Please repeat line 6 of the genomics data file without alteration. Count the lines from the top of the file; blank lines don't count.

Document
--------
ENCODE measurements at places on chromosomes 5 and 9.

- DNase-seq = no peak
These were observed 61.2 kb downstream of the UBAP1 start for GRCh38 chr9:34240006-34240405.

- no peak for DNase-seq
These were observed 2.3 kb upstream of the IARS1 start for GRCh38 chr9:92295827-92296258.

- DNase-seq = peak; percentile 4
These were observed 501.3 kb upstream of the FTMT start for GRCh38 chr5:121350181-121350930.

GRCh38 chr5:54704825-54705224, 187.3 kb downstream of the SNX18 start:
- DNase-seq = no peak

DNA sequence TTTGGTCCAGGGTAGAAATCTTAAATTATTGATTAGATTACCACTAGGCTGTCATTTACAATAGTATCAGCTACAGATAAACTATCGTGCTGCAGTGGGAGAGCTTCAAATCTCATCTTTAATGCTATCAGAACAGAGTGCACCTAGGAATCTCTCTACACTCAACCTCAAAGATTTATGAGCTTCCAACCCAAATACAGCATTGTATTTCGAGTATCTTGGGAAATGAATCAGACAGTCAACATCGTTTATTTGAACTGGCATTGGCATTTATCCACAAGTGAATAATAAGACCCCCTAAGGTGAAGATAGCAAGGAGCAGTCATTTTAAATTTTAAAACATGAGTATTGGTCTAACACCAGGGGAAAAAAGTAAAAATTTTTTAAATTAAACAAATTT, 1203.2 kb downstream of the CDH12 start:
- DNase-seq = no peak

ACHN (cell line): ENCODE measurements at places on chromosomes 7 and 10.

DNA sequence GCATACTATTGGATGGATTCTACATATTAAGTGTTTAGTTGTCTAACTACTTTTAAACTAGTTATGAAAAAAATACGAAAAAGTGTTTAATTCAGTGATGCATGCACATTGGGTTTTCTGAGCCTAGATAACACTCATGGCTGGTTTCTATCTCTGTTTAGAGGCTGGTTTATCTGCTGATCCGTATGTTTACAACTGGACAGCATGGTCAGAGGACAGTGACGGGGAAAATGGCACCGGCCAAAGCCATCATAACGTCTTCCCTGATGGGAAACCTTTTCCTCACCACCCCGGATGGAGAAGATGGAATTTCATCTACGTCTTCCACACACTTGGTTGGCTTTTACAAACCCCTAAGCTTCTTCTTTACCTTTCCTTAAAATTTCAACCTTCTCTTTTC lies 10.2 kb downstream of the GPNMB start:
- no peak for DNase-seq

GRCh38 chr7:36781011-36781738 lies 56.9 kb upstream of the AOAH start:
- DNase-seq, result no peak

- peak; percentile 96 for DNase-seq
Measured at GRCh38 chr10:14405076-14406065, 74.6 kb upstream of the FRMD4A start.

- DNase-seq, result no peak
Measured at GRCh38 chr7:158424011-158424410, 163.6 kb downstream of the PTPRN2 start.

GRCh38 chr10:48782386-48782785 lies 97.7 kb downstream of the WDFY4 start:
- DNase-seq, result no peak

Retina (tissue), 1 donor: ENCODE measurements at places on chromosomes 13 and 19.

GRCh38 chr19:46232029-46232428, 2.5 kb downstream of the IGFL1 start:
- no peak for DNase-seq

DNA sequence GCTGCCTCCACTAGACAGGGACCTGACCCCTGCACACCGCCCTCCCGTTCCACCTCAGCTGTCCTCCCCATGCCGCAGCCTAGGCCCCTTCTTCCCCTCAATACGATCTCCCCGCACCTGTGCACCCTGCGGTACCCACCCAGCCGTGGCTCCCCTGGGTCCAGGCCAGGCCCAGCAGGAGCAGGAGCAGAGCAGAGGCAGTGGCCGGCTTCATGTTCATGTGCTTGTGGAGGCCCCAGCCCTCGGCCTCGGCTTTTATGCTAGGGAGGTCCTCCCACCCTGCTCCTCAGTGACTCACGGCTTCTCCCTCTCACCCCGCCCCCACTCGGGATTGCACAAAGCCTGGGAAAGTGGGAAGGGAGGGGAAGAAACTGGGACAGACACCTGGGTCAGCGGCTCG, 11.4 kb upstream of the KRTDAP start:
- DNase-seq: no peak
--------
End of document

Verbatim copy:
- DNase-seq = peak; percentile 4